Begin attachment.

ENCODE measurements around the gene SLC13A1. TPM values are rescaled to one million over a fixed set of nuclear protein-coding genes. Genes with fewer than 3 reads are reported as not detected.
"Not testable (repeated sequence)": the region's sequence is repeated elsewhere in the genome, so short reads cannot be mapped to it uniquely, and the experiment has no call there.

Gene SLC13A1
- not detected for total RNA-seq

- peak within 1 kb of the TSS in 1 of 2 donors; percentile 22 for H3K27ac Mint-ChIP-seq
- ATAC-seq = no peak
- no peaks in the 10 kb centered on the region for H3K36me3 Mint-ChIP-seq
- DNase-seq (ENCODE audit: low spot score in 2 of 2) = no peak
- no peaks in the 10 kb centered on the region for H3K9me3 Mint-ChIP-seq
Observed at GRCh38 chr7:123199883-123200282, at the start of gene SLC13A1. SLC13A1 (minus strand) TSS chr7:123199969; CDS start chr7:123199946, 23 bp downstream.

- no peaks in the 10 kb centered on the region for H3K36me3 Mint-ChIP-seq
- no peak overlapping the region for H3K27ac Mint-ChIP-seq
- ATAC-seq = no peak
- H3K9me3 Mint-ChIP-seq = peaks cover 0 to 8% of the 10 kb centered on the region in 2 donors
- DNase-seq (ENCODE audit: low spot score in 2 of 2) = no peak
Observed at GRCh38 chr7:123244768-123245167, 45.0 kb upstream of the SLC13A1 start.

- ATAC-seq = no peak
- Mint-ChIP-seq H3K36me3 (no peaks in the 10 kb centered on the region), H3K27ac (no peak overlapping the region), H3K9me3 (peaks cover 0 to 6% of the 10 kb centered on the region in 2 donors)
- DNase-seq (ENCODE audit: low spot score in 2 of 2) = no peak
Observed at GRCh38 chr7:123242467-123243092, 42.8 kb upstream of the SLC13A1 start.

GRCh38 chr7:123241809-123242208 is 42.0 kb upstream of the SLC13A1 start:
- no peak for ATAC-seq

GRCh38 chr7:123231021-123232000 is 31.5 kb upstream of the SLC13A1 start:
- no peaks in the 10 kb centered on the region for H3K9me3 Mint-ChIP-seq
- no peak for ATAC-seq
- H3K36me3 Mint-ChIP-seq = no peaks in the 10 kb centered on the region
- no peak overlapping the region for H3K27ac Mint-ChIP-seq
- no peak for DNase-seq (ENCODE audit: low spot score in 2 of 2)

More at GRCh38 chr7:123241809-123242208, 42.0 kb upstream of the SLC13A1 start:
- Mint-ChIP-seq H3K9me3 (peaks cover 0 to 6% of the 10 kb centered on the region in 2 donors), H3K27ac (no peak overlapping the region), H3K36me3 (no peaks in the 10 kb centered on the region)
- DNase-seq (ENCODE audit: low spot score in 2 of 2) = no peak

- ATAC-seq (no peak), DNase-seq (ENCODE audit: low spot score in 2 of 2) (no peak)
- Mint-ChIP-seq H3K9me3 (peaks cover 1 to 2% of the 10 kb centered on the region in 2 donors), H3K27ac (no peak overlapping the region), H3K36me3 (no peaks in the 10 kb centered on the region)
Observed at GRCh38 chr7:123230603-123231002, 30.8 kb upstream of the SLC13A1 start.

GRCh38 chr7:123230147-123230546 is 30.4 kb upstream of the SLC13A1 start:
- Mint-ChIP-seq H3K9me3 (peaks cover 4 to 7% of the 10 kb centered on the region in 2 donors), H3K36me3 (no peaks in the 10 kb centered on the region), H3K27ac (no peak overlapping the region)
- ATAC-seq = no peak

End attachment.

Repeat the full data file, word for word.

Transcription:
ENCODE measurements around the gene SLC13A1. TPM values are rescaled to one million over a fixed set of nuclear protein-coding genes. Genes with fewer than 3 reads are reported as not detected.
"Not testable (repeated sequence)": the region's sequence is repeated elsewhere in the genome, so short reads cannot be mapped to it uniquely, and the experiment has no call there.

Gene SLC13A1
- not detected for total RNA-seq

- peak within 1 kb of the TSS in 1 of 2 donors; percentile 22 for H3K27ac Mint-ChIP-seq
- ATAC-seq = no peak
- no peaks in the 10 kb centered on the region for H3K36me3 Mint-ChIP-seq
- DNase-seq (ENCODE audit: low spot score in 2 of 2) = no peak
- no peaks in the 10 kb centered on the region for H3K9me3 Mint-ChIP-seq
Observed at GRCh38 chr7:123199883-123200282, at the start of gene SLC13A1. SLC13A1 (minus strand) TSS chr7:123199969; CDS start chr7:123199946, 23 bp downstream.

- no peaks in the 10 kb centered on the region for H3K36me3 Mint-ChIP-seq
- no peak overlapping the region for H3K27ac Mint-ChIP-seq
- ATAC-seq = no peak
- H3K9me3 Mint-ChIP-seq = peaks cover 0 to 8% of the 10 kb centered on the region in 2 donors
- DNase-seq (ENCODE audit: low spot score in 2 of 2) = no peak
Observed at GRCh38 chr7:123244768-123245167, 45.0 kb upstream of the SLC13A1 start.

- ATAC-seq = no peak
- Mint-ChIP-seq H3K36me3 (no peaks in the 10 kb centered on the region), H3K27ac (no peak overlapping the region), H3K9me3 (peaks cover 0 to 6% of the 10 kb centered on the region in 2 donors)
- DNase-seq (ENCODE audit: low spot score in 2 of 2) = no peak
Observed at GRCh38 chr7:123242467-123243092, 42.8 kb upstream of the SLC13A1 start.

GRCh38 chr7:123241809-123242208 is 42.0 kb upstream of the SLC13A1 start:
- no peak for ATAC-seq

GRCh38 chr7:123231021-123232000 is 31.5 kb upstream of the SLC13A1 start:
- no peaks in the 10 kb centered on the region for H3K9me3 Mint-ChIP-seq
- no peak for ATAC-seq
- H3K36me3 Mint-ChIP-seq = no peaks in the 10 kb centered on the region
- no peak overlapping the region for H3K27ac Mint-ChIP-seq
- no peak for DNase-seq (ENCODE audit: low spot score in 2 of 2)

More at GRCh38 chr7:123241809-123242208, 42.0 kb upstream of the SLC13A1 start:
- Mint-ChIP-seq H3K9me3 (peaks cover 0 to 6% of the 10 kb centered on the region in 2 donors), H3K27ac (no peak overlapping the region), H3K36me3 (no peaks in the 10 kb centered on the region)
- DNase-seq (ENCODE audit: low spot score in 2 of 2) = no peak

- ATAC-seq (no peak), DNase-seq (ENCODE audit: low spot score in 2 of 2) (no peak)
- Mint-ChIP-seq H3K9me3 (peaks cover 1 to 2% of the 10 kb centered on the region in 2 donors), H3K27ac (no peak overlapping the region), H3K36me3 (no peaks in the 10 kb centered on the region)
Observed at GRCh38 chr7:123230603-123231002, 30.8 kb upstream of the SLC13A1 start.

GRCh38 chr7:123230147-123230546 is 30.4 kb upstream of the SLC13A1 start:
- Mint-ChIP-seq H3K9me3 (peaks cover 4 to 7% of the 10 kb centered on the region in 2 donors), H3K36me3 (no peaks in the 10 kb centered on the region), H3K27ac (no peak overlapping the region)
- ATAC-seq = no peak